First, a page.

Other types of extractive foraging are tantalisingly tentative: One case of a bark tool used as a trowel to dig up ants. One case of a weaver ant nest being disassembled, leaf by leaf. One case of hard-shelled fruit being used as a hammer to break up termite soil. Two cases of tortoises being pounded open. A ‘large number’ of terrestrial snails being broken open (but these could be confused with similar processing done by marsh mongooses, as Hicks et al. are clear to point out). All these early finds require more evidence, which hopefully will be forthcoming.

More problematic is whether or not any of these results conclusively indicate cultural phenomena. Stark differences exist between the north versus the south side of the Uele, but not all of these could be explained as ecological differences constrained by the very different ecotypes. To get the same prey species, epigaeic Dorylus, chimpanzees in the north used extremely long probes, but not so in the south. Without close-up observational data, it cannot be said yet that the variation found results from social learning (in its broadest sense, including not just behaviour, but the products of behaviour, such as artefacts). Thus, when Hicks et al. propose a ‘cultural realm’, based on a unique combination of five types of elementary technology, it is still a hypothesis, rather than a solid conclusion. The authors are careful to distinguish between speculation and evidence.

The quality of the illustrations is uncommonly high. There are 54 excellent colour plates, two of which are imaginatively presented arrays of tools collected. (Unfortunately, only six of these photos include scale objects, a simple omission that easily could be remedied.) These photographs depict all the types of elementary technology described in the text.

Of course, there are points of contention: Inexplicably, Japanese contributions to chimpanzee elementary technology are virtually ignored. Of the 91 references listed, only four are to Japanese first-authors, in contrast to six to Boesch alone. There is no place for Uehara or Sugiyama. Equally puzzling is the complete absence of citation of any work by Tutin and Fernandez’s group at Lopé, although done in Central Africa (Gabon), especially on extractive foraging technology (e.g., Tutin et al. 1995).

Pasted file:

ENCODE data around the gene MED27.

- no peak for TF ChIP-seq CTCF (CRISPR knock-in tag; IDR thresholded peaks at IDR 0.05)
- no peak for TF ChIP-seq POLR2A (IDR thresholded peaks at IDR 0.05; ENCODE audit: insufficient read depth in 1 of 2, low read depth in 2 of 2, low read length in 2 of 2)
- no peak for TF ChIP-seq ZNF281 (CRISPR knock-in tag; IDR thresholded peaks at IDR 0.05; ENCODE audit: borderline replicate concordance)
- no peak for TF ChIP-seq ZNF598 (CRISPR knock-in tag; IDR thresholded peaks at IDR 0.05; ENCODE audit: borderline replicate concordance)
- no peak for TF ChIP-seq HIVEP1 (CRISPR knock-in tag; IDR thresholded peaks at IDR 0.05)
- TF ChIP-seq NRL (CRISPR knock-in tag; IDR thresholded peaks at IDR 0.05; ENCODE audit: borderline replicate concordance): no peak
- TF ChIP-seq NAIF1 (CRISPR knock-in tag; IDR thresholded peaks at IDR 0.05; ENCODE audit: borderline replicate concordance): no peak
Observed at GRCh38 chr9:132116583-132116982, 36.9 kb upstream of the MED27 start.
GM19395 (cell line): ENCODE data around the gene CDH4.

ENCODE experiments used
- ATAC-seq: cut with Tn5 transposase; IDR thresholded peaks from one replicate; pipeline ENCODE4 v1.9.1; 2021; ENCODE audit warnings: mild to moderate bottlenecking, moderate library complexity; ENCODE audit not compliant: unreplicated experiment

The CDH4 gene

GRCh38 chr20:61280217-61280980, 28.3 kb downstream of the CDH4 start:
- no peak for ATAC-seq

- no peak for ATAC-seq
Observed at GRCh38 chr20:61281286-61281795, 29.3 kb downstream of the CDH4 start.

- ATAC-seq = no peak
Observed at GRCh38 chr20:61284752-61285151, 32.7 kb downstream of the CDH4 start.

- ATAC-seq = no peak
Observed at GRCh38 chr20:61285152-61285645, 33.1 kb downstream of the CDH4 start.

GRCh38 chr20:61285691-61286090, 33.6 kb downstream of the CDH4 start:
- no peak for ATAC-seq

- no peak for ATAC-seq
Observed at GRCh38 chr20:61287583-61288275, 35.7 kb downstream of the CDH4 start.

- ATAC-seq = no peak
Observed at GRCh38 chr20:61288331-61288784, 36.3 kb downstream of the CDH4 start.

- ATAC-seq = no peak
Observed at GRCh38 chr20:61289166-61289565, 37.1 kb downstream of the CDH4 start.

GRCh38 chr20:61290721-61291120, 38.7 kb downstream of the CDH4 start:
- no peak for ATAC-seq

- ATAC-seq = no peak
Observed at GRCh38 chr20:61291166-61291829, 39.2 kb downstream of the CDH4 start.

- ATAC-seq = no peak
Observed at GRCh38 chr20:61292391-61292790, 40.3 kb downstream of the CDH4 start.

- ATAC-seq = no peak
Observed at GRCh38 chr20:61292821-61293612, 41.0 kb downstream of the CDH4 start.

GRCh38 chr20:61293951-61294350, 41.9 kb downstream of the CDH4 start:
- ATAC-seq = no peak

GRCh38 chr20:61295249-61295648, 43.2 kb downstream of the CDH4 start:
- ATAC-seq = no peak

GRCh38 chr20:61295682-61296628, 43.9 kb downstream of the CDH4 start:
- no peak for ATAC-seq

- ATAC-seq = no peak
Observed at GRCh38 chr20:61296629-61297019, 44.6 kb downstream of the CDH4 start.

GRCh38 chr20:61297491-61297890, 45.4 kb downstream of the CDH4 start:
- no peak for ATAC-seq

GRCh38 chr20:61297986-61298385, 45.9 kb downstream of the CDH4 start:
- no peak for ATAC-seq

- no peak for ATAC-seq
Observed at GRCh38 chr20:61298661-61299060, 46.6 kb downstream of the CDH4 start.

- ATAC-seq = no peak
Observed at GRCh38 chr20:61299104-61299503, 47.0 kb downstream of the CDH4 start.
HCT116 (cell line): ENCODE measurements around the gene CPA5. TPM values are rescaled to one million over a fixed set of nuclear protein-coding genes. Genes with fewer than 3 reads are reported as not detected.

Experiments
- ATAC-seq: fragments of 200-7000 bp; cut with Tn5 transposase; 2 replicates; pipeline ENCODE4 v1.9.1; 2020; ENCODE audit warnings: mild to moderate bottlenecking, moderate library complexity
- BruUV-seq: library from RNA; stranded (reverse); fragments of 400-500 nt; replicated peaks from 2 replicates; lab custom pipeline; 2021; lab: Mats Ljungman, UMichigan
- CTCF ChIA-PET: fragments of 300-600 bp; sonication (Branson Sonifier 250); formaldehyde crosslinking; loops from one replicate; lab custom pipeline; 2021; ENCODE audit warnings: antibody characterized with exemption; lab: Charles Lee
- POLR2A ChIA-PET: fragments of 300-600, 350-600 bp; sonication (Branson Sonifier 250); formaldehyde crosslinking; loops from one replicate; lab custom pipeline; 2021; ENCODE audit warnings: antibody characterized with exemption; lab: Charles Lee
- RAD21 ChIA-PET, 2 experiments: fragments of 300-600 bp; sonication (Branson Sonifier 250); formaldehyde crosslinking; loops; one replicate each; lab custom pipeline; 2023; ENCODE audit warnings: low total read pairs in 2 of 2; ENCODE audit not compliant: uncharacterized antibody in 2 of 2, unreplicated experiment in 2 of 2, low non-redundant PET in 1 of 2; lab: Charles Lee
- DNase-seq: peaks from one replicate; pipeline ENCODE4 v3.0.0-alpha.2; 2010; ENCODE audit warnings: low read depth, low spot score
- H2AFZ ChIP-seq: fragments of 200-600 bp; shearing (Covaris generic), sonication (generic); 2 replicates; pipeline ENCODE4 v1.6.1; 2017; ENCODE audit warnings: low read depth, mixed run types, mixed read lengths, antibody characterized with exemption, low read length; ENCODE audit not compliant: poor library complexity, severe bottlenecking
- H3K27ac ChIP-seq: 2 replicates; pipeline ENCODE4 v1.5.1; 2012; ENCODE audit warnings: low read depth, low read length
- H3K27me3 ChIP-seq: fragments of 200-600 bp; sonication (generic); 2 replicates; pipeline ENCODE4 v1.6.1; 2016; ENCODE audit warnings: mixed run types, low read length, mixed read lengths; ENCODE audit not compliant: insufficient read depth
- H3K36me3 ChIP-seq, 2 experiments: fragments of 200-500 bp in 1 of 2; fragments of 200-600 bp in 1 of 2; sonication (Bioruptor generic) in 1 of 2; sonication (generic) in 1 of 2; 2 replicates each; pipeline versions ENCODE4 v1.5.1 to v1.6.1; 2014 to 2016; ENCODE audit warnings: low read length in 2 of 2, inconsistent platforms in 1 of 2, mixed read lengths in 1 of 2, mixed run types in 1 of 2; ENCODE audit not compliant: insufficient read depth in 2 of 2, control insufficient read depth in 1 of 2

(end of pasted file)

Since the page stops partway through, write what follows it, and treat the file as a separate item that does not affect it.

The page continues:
So, what is the verdict overall? A magnificent piece of work, standard-setting in many ways, done in one of Africa’s most challenging countries. One can only hope that Hicks will continue to be financially supported, in order to carry on for decades to come!


Haslam M et al. 2009. Primate archaeology. Nature 460: 339–344. https://doi.org/10.1038/nature08188

Haslam M et al. 2017. Primate archaeology evolves. Nature Ecol Evol 1: 1431–1437. https://doi.org/10.1038/s41559-017-0286-4

Hicks TC 2010. A Chimpanzee Mega-Culture? Exploring Behavioral Continuity in Pan troglodytes schweinfurthii across Northern DR Congo. PhD thesis, University of Amsterdam.

Kano T 1972. Distribution and adaptation of the chimpanzee on the eastern shore of Lake Tanganyika. Kyoto Univ Afr Stud 7: 37–129.

Kano T 1984. Distribution of pygmy chimpanzees (Pan paniscus) in the Central Zaire Basin. Folia Primatol 43: 36–52. https://doi.org/10.1159/000156169

van Lawick-Goodall J 1968. The behaviour of free-living chimpanzees in the Gombe Stream Reserve. Anim Behav Monog 1: 161–311. https://doi.org/10.1016/S0066-1856(68)80003-2

Nissen HW 1931. A field study of the chimpanzee. Observations of chimpanzee behavior and environment in western French Guinea. Comp Psychol Monog 8(36): 1–122.

Tutin CEG, Ham R, Wrogemann D 1995. Tool-use by chimpanzees (Pan t. troglodytes) in the Lopé Reserve, Gabon. Primates 36: 181–192. https://doi.org/10.1007/BF02381344

Received: 9 August 2019
Accepted: 16 August 2019